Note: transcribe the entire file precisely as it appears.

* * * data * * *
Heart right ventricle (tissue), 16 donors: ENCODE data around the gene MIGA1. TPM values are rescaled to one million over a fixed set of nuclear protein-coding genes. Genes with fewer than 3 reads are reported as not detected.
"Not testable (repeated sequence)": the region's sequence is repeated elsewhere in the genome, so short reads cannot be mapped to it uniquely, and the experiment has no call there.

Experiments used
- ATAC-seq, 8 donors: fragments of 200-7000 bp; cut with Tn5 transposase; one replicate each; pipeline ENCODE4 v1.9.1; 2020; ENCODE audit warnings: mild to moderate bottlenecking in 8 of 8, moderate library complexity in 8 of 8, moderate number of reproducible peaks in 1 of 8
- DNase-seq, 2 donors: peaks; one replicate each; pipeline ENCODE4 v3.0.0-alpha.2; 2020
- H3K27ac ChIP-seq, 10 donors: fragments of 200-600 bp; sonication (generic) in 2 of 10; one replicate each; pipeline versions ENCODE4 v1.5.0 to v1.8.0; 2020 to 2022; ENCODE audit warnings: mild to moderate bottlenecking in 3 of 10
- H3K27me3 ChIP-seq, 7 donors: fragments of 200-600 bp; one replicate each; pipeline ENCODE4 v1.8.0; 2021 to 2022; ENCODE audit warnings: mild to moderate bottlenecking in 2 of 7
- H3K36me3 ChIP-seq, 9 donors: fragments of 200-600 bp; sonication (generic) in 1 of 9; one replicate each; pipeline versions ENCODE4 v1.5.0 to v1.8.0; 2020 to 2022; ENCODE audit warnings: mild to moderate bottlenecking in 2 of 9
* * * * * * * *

Heart right ventricle (tissue), 16 donors: ENCODE data around the gene MIGA1. TPM values are rescaled to one million over a fixed set of nuclear protein-coding genes. Genes with fewer than 3 reads are reported as not detected.
"Not testable (repeated sequence)": the region's sequence is repeated elsewhere in the genome, so short reads cannot be mapped to it uniquely, and the experiment has no call there.

Experiments used
- ATAC-seq, 8 donors: fragments of 200-7000 bp; cut with Tn5 transposase; one replicate each; pipeline ENCODE4 v1.9.1; 2020; ENCODE audit warnings: mild to moderate bottlenecking in 8 of 8, moderate library complexity in 8 of 8, moderate number of reproducible peaks in 1 of 8
- DNase-seq, 2 donors: peaks; one replicate each; pipeline ENCODE4 v3.0.0-alpha.2; 2020
- H3K27ac ChIP-seq, 10 donors: fragments of 200-600 bp; sonication (generic) in 2 of 10; one replicate each; pipeline versions ENCODE4 v1.5.0 to v1.8.0; 2020 to 2022; ENCODE audit warnings: mild to moderate bottlenecking in 3 of 10
- H3K27me3 ChIP-seq, 7 donors: fragments of 200-600 bp; one replicate each; pipeline ENCODE4 v1.8.0; 2021 to 2022; ENCODE audit warnings: mild to moderate bottlenecking in 2 of 7
- H3K36me3 ChIP-seq, 9 donors: fragments of 200-600 bp; sonication (generic) in 1 of 9; one replicate each; pipeline versions ENCODE4 v1.5.0 to v1.8.0; 2020 to 2022; ENCODE audit warnings: mild to moderate bottlenecking in 2 of 9